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So Close and Yet So Irritating: Negative Relations and Implications for Well-being by Age and Closeness.

Authors
  • Birditt, Kira S1
  • Sherman, Carey W1
  • Polenick, Courtney A2
  • Becker, Lucia1
  • Webster, Noah J1
  • Ajrouch, Kristine J1, 3
  • Antonucci, Toni C1, 4
  • 1 Institute for Social Research, University of Michigan, Ann Arbor.
  • 2 Department of Psychiatry, University of Michigan, Ann Arbor.
  • 3 Department of Sociology, Anthropology and Criminology, Eastern Michigan University, Ypsilanti.
  • 4 Department of Psychology, University of Michigan, Ann Arbor.
Type
Published Article
Journal
The journals of gerontology. Series B, Psychological sciences and social sciences
Publication Date
Jan 14, 2020
Volume
75
Issue
2
Pages
327–337
Identifiers
DOI: 10.1093/geronb/gby038
PMID: 29596623
Source
Medline
Keywords
Language
English
License
Unknown

Abstract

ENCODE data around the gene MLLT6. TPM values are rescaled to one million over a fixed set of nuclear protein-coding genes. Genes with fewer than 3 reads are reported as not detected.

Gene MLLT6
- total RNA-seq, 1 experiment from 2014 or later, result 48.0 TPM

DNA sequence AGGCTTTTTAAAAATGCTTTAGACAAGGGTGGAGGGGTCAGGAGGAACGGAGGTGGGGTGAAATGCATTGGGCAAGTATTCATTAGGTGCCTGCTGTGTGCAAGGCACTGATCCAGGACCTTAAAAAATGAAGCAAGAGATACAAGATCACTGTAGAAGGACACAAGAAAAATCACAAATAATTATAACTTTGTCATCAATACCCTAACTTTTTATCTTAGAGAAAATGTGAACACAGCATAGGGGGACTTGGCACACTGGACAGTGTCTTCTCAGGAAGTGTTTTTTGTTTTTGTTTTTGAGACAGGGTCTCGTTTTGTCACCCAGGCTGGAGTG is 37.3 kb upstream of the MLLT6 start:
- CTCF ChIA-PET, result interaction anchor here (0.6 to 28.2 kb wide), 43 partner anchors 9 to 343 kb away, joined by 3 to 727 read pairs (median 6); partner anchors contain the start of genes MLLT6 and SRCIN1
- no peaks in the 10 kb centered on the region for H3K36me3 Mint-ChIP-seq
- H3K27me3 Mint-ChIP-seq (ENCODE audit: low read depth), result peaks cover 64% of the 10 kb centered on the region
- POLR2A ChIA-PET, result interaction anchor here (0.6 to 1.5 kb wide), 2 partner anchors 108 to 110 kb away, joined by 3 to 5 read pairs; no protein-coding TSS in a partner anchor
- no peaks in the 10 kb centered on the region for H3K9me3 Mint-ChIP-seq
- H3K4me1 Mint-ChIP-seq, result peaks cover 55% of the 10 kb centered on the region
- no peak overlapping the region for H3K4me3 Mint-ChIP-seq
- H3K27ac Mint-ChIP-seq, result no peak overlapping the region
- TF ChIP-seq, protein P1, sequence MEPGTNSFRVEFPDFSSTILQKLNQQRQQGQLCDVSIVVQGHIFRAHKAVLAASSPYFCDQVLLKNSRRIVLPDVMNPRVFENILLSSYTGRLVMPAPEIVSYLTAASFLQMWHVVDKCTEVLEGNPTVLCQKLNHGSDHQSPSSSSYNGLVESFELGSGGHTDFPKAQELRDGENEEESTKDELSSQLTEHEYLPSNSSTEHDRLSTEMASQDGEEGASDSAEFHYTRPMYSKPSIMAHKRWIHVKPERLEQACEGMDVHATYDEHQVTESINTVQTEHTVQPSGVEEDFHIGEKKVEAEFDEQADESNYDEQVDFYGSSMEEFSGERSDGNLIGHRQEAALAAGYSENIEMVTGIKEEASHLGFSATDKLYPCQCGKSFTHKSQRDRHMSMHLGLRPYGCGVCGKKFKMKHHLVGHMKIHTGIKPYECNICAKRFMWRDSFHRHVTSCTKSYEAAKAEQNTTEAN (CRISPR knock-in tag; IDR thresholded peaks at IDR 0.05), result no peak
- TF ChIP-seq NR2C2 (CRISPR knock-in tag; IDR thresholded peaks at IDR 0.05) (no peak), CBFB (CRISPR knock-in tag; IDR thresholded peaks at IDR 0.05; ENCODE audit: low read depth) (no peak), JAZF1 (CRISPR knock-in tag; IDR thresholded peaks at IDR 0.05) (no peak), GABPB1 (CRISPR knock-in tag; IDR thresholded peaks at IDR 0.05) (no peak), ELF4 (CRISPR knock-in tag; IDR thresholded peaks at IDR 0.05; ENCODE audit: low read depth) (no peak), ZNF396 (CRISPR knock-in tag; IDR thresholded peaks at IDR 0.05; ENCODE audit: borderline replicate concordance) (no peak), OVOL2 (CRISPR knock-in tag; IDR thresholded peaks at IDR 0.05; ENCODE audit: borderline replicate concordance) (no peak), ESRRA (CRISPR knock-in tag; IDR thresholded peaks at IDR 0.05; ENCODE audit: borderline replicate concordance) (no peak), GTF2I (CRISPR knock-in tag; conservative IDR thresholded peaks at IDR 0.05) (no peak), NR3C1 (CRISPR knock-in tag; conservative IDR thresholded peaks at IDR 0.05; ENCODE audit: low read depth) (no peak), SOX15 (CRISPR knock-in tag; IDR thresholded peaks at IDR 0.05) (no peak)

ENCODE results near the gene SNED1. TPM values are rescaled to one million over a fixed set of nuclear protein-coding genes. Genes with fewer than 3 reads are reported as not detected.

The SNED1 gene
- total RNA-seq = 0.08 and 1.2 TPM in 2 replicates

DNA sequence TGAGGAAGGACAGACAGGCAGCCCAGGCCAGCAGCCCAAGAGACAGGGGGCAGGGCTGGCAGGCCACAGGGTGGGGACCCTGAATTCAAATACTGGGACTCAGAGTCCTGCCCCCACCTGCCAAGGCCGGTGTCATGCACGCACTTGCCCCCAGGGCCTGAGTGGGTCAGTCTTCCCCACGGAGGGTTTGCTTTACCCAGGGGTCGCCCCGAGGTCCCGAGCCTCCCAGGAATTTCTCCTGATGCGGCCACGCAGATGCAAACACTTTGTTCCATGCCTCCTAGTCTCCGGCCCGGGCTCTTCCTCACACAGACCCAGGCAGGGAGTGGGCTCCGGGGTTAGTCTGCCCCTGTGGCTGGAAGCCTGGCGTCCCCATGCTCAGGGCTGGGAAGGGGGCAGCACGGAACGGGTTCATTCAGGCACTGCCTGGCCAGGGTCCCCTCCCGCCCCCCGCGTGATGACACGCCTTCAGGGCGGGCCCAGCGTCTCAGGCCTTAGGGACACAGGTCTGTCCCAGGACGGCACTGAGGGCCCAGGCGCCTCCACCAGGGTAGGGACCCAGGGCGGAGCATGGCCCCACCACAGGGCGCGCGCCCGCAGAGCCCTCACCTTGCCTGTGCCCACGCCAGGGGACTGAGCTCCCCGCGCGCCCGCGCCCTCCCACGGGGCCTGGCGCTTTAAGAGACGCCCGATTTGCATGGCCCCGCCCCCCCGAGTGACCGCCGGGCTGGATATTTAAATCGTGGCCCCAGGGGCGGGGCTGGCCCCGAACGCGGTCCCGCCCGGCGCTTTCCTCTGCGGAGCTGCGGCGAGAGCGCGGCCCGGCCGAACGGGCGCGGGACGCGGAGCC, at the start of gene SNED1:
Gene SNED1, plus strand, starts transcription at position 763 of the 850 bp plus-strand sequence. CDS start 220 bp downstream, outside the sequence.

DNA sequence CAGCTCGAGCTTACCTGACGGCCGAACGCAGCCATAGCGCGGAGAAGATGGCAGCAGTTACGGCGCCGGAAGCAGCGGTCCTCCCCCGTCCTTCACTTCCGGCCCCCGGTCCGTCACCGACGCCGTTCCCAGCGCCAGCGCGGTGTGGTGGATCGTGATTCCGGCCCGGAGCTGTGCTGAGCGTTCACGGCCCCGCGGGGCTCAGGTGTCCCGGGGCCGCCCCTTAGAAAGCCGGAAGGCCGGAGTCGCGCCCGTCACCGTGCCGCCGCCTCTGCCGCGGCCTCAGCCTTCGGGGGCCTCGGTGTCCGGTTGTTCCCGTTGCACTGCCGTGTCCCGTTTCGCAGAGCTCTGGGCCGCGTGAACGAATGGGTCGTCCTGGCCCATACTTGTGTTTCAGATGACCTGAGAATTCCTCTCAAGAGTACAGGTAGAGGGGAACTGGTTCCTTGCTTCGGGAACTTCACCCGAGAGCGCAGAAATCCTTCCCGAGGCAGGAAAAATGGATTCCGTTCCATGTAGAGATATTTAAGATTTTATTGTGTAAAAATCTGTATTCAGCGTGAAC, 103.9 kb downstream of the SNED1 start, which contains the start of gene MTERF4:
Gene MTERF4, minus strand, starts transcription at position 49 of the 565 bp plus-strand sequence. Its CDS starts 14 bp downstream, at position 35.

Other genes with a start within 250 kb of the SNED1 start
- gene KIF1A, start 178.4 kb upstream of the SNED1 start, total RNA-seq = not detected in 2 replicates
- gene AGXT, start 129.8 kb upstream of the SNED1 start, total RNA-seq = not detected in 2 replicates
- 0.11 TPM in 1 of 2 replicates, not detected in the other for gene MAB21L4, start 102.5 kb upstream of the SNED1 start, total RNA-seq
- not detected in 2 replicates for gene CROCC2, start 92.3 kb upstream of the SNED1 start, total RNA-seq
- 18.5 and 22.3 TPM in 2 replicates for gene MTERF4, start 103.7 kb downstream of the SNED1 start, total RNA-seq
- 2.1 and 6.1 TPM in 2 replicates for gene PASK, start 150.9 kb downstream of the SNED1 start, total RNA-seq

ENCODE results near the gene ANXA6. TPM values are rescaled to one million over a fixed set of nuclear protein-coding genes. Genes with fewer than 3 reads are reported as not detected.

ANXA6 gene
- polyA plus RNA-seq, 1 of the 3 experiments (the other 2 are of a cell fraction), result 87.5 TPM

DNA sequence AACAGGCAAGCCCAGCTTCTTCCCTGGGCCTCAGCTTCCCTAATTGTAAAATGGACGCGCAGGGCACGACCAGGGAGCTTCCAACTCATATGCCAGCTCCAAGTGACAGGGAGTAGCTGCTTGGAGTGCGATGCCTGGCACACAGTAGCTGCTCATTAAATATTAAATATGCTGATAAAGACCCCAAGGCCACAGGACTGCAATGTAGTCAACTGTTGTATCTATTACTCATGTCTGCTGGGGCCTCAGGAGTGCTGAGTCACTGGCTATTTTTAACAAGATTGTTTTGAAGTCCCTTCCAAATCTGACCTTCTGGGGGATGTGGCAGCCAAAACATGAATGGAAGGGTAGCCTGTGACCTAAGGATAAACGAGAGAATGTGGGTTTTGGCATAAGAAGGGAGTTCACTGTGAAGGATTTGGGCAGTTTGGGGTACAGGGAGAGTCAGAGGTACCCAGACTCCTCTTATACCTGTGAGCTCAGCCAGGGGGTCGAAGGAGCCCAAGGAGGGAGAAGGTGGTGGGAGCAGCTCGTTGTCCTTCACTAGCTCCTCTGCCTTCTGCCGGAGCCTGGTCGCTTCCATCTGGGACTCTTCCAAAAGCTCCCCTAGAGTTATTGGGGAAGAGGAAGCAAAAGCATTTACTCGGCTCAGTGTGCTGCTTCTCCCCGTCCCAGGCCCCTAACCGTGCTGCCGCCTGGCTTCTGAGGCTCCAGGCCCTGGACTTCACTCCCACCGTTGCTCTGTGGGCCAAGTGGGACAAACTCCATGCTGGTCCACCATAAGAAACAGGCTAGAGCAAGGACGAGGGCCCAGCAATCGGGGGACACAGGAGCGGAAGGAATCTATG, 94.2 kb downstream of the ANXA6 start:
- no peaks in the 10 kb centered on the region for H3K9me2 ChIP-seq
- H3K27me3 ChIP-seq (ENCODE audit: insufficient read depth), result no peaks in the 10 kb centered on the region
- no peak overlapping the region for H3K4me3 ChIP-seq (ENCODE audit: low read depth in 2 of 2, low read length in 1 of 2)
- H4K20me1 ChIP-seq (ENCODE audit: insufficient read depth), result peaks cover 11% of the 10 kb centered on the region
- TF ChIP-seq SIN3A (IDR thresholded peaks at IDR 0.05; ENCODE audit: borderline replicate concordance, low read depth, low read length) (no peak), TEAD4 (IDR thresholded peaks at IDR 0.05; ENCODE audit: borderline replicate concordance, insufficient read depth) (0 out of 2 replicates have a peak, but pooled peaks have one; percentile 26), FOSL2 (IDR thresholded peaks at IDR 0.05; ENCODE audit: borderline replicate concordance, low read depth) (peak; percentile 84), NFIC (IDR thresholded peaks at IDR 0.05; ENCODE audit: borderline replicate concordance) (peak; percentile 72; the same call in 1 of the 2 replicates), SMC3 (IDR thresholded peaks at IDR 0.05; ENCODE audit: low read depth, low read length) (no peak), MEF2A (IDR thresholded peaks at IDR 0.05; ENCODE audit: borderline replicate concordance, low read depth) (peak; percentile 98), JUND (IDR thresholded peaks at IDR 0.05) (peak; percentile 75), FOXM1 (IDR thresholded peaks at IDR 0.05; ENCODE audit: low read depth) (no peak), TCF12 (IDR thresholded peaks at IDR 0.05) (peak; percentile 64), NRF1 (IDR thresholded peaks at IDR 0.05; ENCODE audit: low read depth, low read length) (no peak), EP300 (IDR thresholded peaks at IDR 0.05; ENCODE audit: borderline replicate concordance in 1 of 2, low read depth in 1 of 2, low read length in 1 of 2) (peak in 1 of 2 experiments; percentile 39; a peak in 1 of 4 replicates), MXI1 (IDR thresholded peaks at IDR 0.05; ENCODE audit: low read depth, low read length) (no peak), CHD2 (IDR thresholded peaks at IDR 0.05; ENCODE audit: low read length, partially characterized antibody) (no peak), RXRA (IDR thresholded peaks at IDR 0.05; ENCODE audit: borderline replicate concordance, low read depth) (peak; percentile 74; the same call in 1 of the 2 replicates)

Negative social relationships are associated with poor health, chronic illness, and mortality. Yet, we know little about the dynamics of negative aspects of relationships within individual's closest relationships over time, how those experiences vary by age, and the implications of those relationships for well-being. A total of 592 participants (ages 25-97; M = 57.5; 63.3% women) from the Social Relations Study completed monthly web surveys for up to 12 months. Each month they reported negative relationship quality with their three closest network members and multiple dimensions of well-being (positive affect, negative affect, self-rated health, and sleep quality). Multilevel models revealed older individuals reported less negativity in their relationships than younger people, but fewer age differences in the closest tie. Greater negative relationship quality predicted poor well-being (i.e., greater negative affect, sleep problems). Links between negative relations and well-being were less strong among older individuals; especially in the closest ties. Results were partially consistent with the strength and vulnerability integration (SAVI) model, which proposes fewer age-related improvements in emotion regulation when individuals are unable to avoid tensions. Despite feeling just as negative as younger individuals, older individuals may be more resilient to tensions in their closest relationships. © The Author(s) 2018. Published by Oxford University Press on behalf of The Gerontological Society of America. All rights reserved. For permissions, please e-mail: [email protected]

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